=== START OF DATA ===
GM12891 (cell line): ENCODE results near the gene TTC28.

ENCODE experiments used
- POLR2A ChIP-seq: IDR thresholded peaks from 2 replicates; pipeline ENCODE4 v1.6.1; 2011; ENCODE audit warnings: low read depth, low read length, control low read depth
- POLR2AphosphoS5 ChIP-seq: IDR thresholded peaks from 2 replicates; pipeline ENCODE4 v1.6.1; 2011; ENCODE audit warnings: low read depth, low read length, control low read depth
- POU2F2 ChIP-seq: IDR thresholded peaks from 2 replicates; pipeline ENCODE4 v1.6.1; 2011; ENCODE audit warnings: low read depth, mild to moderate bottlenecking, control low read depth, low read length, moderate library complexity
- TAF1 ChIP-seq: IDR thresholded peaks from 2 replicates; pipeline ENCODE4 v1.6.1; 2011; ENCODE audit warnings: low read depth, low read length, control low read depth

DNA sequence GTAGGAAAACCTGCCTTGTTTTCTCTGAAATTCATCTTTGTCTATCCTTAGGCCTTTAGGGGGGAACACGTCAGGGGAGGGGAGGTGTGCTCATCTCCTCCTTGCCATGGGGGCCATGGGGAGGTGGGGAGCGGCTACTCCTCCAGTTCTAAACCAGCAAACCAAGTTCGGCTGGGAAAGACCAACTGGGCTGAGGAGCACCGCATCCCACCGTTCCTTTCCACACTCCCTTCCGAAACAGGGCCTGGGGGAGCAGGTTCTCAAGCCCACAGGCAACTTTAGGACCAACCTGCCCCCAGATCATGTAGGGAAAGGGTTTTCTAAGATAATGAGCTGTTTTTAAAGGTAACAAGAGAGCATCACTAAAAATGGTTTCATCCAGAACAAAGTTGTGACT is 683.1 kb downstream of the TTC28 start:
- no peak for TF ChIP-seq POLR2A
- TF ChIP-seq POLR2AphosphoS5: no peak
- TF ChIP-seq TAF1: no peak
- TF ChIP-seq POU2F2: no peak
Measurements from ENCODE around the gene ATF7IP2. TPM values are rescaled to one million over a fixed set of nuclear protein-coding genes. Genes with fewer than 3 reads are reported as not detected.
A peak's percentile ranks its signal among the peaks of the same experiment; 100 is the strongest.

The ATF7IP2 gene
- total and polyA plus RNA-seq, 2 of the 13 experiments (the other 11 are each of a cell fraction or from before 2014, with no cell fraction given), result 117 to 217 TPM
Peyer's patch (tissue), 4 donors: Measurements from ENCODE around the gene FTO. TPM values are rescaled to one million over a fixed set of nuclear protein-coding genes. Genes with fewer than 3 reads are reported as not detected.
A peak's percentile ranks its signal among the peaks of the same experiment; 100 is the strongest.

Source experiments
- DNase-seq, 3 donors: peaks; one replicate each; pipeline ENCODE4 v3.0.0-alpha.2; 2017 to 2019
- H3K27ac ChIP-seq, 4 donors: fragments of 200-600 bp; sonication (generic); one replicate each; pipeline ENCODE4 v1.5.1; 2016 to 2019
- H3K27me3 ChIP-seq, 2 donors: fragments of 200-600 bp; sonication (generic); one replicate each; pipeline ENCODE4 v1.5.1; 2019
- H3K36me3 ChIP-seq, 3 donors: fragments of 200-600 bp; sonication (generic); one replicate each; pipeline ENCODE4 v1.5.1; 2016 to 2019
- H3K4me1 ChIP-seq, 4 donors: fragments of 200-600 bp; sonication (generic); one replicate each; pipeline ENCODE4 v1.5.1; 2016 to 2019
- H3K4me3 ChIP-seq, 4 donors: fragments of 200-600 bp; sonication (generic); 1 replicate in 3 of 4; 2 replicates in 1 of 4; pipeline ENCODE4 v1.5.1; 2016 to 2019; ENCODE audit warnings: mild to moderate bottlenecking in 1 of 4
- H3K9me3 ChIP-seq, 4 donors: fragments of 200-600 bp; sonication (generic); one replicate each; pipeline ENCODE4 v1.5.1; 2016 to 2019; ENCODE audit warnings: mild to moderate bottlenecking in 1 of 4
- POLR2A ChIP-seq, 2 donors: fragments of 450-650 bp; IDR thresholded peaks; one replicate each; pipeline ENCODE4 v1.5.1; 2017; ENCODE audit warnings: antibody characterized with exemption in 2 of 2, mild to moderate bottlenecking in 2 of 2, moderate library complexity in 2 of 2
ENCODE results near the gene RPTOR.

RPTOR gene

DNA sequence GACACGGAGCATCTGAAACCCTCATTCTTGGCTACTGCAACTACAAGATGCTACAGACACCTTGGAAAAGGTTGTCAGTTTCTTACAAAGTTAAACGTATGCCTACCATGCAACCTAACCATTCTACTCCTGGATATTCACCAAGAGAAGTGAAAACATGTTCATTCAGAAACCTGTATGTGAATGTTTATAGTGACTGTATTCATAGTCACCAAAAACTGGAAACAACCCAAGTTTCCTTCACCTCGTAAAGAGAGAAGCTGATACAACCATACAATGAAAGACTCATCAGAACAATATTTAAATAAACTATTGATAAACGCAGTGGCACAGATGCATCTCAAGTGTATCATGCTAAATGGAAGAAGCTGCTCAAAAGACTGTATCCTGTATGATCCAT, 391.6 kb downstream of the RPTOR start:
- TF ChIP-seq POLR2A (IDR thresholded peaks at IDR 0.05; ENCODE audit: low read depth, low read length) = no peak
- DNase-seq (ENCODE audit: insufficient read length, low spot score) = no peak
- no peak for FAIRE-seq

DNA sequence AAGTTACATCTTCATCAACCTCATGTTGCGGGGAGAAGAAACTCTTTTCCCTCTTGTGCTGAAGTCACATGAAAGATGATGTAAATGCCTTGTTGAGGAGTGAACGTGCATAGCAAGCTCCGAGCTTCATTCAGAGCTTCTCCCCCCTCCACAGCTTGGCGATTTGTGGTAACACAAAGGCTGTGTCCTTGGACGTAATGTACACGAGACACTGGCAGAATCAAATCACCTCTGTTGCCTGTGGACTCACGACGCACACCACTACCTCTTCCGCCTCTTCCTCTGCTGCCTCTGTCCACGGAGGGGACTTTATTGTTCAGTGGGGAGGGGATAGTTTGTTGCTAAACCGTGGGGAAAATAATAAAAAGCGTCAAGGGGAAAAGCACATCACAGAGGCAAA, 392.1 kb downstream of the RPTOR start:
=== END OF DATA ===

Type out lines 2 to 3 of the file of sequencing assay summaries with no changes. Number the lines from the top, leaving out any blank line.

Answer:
ENCODE experiments used
- POLR2A ChIP-seq: IDR thresholded peaks from 2 replicates; pipeline ENCODE4 v1.6.1; 2011; ENCODE audit warnings: low read depth, low read length, control low read depth